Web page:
LGBTQ, Disability Education Measure Awaits Jersey Governor’s Action

New Jersey Assemblymember Andrew Zwicker speaks to Carol Watchler and Robt Seda-Schreiber after a hearing on a bill that would provide LGBTQ education in schools.
COURTESY OF BAYARD RUSTIN CENTER FOR SOCIAL JUSTICE

A new bill proposed in New Jersey’s state legislature would direct the State Board of Education to implement teachings on the political, economic, and social contributions of the LGBTQ community as well as people with disabilities.

At least a dozen politicians sponsored S1569, which, if signed by Governor Phil Murphy, would go into effect for the 2020-21 school year. The material would be taught to middle and high school students.

The bill, which was introduced in February, won easy passage in both the State Assembly and the Senate. It now heads to the desk of the Democratic governor, who has typically been supportive of the LGBTQ community but has not indicated whether he will sign the bill. A spokesperson for Murphy told Gay City News that the governor does not comment on pending legislation.

The measure would mark a major advancement for LGBTQ inclusiveness in schools’ educational curriculum. Even as New Jersey and other states move forward, however, elsewhere legislators have scrambled to keep the gay out of the schools. Alabama, Arizona, Louisiana, Mississippi, Oklahoma, South Carolina, and Texas all have laws stipulating restrictions on LGBTQ-related teachings, according to GLSEN, which works to advance inclusivity and LGBTQ rights in educational settings.

Kyla Schuller, associate professor of women’s and gender studies at Rutgers University in New Brunswick, New Jersey, told Gay City News that in an ideal world, legislation wouldn’t be necessary to teach LGBTQ and disability-related subject material.

“But the reality is that disability and LGBT experiences are typically left out of the narrative in schools, and this hurts everyone,” Schuller explained. “To learn about disabled and LGBT history and politics is to know history and politics, period.”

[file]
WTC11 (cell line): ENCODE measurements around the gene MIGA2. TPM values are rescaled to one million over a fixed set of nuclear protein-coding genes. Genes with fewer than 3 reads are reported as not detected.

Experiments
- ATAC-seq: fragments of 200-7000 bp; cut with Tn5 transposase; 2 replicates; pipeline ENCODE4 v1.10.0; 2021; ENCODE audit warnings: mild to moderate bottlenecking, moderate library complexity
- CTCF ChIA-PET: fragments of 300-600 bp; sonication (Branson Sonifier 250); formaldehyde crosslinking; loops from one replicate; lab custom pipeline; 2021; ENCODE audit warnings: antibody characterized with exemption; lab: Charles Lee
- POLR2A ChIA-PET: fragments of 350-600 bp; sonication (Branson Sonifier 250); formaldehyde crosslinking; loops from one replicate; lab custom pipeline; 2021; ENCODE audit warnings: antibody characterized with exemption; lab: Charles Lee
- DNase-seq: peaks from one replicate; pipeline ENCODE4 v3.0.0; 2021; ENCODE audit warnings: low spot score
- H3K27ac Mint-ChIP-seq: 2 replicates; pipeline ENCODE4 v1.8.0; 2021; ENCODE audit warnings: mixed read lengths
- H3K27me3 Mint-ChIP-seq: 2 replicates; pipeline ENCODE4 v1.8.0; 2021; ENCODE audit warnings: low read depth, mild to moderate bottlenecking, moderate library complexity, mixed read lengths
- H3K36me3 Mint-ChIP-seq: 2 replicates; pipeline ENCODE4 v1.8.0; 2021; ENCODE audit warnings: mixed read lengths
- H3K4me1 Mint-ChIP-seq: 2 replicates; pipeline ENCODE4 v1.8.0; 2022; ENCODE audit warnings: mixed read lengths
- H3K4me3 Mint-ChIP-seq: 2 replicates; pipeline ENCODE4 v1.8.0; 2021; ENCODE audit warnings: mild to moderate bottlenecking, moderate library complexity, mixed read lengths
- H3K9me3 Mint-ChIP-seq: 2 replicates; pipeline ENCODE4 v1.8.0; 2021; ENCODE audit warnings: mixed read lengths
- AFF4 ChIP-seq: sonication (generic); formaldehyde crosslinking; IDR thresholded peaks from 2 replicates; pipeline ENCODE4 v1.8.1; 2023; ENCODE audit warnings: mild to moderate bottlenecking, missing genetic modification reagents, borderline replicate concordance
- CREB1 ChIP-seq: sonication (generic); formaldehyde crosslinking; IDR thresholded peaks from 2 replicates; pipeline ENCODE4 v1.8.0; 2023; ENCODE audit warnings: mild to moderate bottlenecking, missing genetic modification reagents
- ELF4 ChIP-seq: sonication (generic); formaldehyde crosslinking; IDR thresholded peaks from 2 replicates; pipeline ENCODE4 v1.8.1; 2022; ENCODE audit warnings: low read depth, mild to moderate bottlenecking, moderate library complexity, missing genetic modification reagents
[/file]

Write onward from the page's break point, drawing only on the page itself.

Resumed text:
The New Jersey legislation has yielded positive feedback from LGBTQ groups in the state. The New Jersey-based Bayard Rustin Center for Social Justice, which provides advocacy, education, and a safe space for LGBTQIA people, praised lawmakers for taking action.

“The bill will allow the opportunity for every one of our students to feel and indeed be a part of the entire school experience as every child deserves,” said Robt Seda-Schreiber, the center’s chief activist. “That’s what all our kids need to hear and speak and share in their classrooms, their hallways, and in their greater communities.”

GLSEN did not immediately respond to a request for comment on the New Jersey measure.

In October, the state directed the commissioner of the New Jersey Department of Education to encourage schools to respect every student’s gender identity without requiring that student’s parental consent.

Murphy signed a series of transgender rights bills earlier in the year. Those laws established a transgender equality task force in the state, gave funeral planners the ability to request changes to birth certificates to reflect a person’s gender identity, and removed the requirement for trans people to prove they had surgery before changing their birth certificate.

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